After decades of near-perfect attendance at home games, Autry's streak began dropping off in recent years as he aged. And he was missed, Ulich said.
"In the last two years, not having him at the ballpark as much, we felt a change, a difference. You would look up to his box and see it dark. He was by far our biggest fan."
James Doti, president of Chapman University in Orange, described Autry as "a sweet man with great stories."
Doti said he offered Chapman University as a meeting place for Angel and Disney officials during the often tense negotiations nearly two years ago over the sale of the baseball franchise. After the deal was set, he said, Doti and his wife were invited to watch an Angel game from the owner's box.
As Autry and Doti talked, Doti said, Autry kept track of the game on a scorecard. At one point, he said, a batter hit a hard foul ball directly at the box.
"It was coming right toward us," Doti recalled. "Mr. Autry was focused on the box score and he didn't see the ball coming our way. This all happens in an instant. It looked like it was coming toward him, so I pushed him down."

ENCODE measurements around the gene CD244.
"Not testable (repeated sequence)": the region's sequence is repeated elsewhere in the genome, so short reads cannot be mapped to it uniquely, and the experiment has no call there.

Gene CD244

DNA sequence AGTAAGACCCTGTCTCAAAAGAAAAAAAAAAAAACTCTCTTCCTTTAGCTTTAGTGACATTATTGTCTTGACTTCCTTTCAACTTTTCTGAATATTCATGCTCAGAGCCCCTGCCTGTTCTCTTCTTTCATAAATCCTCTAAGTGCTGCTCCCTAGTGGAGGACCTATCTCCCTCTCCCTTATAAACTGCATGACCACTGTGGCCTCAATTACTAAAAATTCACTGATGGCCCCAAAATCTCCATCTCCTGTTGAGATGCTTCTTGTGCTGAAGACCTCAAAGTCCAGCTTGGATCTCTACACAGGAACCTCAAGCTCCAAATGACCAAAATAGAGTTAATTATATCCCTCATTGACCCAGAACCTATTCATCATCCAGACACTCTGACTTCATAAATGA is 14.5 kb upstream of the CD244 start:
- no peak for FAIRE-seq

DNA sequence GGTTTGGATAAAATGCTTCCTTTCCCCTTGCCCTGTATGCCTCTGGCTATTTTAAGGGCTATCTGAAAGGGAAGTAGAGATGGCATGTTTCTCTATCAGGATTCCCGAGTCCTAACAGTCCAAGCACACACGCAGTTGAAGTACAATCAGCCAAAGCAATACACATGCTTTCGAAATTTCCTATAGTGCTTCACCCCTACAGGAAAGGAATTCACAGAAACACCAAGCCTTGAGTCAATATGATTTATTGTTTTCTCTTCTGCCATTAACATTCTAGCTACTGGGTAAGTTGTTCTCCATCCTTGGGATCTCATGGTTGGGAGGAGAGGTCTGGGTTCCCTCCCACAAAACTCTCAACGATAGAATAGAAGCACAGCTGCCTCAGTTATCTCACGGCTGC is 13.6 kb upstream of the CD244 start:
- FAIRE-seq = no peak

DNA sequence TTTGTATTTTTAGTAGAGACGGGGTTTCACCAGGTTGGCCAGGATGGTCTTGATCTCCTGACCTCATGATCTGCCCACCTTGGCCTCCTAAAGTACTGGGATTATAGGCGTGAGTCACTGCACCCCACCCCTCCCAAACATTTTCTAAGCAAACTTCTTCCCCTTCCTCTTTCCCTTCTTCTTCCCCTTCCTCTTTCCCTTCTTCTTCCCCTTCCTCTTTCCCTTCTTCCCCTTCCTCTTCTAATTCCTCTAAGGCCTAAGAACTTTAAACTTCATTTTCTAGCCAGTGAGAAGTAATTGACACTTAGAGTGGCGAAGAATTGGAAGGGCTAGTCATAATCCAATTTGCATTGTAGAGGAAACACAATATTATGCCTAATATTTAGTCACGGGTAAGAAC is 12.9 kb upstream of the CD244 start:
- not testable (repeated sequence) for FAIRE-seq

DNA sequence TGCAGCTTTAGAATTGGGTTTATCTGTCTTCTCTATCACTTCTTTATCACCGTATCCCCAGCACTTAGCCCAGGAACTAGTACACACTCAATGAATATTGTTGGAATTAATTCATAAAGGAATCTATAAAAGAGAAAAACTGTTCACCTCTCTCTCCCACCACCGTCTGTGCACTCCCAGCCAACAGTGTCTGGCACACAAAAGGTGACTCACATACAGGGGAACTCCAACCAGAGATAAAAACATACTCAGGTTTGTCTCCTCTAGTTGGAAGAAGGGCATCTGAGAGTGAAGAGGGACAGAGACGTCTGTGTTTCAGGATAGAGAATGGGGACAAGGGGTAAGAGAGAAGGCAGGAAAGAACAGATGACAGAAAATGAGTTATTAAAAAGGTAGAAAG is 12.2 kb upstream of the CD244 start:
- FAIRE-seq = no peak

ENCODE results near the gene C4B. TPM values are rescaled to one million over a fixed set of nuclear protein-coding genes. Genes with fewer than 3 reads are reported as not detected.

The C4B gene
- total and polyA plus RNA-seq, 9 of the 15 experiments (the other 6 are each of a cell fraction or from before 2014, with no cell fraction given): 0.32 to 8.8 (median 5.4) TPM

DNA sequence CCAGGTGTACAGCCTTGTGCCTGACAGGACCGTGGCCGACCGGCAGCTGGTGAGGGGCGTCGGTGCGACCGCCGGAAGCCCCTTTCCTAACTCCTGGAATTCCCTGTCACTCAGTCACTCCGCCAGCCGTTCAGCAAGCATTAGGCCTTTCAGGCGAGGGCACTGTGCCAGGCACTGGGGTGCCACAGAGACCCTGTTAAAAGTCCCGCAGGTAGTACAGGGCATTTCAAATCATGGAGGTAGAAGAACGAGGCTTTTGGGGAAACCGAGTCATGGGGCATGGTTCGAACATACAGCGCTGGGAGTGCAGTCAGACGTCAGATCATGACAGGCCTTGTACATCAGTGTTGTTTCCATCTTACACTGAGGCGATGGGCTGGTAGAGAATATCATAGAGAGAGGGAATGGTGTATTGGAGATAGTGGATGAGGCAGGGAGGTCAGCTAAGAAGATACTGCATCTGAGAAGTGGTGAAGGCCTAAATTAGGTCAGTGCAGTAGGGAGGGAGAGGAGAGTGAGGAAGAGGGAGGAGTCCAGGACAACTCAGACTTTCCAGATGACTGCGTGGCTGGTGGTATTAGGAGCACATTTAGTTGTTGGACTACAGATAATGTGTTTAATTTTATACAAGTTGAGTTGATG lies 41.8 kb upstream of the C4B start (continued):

The ball struck the front edge of a table, and Doti caught it on the rebound.
"Mr. Autry just said, 'What happened?' " Doti said, adding that Autry later signed the ball for him with the inscription: "Thank you for saving my life."
President Clinton said, "Gene Autry's music and movies captured all that was good and inspiring about America's Old West. His characters taught children across America important lessons about courage and freedom, justice and fair play."
Gov. Pete Wilson said Autry was "not only one of California's prized possessions, he was America's favorite cowboy."
Tributes also came from the common people.
In Gene Autry, Okla., a town with a population of 92 that changed its name in honor of the man once billed as "Oklahoma's Yodeling Cowboy," the local radio station played an hour of Autry's music Friday.
Autry's death was also mourned in Palm Springs, where he maintained a second residence, primarily so he could be close to his ball team during spring training there.
Contributing to this story were Times staff writers Jeff Gottlieb, Tom Gorman, Greg Hernandez, Brady MacDonald, Bill Shaikin and Katie E. Ismael.